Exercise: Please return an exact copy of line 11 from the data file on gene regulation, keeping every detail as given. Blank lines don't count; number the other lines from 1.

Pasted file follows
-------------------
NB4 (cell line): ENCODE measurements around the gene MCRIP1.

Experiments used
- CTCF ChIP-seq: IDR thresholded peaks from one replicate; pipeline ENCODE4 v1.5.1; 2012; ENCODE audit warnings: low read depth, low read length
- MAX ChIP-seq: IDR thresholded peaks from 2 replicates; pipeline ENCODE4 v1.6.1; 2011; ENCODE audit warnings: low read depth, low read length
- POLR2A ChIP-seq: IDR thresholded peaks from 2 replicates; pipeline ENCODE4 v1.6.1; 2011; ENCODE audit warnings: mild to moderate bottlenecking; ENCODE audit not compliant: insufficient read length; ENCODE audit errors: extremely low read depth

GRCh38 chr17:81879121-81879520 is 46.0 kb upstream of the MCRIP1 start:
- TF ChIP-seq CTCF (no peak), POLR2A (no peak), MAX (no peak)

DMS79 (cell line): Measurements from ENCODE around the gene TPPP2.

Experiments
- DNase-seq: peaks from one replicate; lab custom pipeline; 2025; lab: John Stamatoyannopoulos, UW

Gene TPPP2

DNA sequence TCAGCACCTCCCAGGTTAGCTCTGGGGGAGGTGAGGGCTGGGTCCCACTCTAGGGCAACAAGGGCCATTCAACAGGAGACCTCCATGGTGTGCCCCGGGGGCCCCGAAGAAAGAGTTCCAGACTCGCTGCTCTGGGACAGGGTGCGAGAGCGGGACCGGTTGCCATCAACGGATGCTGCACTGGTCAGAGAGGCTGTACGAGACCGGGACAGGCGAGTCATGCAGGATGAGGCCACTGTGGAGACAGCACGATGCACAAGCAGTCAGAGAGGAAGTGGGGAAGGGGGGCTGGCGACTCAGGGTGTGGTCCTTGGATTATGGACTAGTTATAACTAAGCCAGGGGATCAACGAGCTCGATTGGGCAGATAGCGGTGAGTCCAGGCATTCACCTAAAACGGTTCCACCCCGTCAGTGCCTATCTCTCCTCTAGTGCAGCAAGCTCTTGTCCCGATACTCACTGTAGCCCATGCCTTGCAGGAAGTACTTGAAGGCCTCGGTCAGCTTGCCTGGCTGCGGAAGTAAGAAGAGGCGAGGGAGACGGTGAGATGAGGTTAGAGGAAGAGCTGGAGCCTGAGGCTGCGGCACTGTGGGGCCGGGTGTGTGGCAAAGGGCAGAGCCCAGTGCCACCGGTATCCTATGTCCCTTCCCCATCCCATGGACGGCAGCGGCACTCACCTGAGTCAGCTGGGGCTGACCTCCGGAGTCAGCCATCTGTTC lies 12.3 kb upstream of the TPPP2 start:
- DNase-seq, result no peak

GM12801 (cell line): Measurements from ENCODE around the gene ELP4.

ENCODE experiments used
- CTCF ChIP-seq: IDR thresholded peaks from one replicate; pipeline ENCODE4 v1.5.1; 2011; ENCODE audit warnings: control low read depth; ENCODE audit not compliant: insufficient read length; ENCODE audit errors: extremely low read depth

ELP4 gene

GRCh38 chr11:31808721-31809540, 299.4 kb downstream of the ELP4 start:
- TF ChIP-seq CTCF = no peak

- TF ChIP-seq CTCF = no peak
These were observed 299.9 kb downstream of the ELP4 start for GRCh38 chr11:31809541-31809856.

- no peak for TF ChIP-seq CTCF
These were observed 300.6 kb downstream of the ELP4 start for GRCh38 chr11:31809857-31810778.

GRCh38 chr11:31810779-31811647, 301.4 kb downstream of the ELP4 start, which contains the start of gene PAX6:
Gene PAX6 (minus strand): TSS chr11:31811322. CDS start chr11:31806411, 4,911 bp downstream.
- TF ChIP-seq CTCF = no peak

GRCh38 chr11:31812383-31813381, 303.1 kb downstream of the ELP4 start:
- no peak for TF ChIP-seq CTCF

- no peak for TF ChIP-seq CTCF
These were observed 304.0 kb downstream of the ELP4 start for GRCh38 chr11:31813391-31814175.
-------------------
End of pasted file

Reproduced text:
Gene TPPP2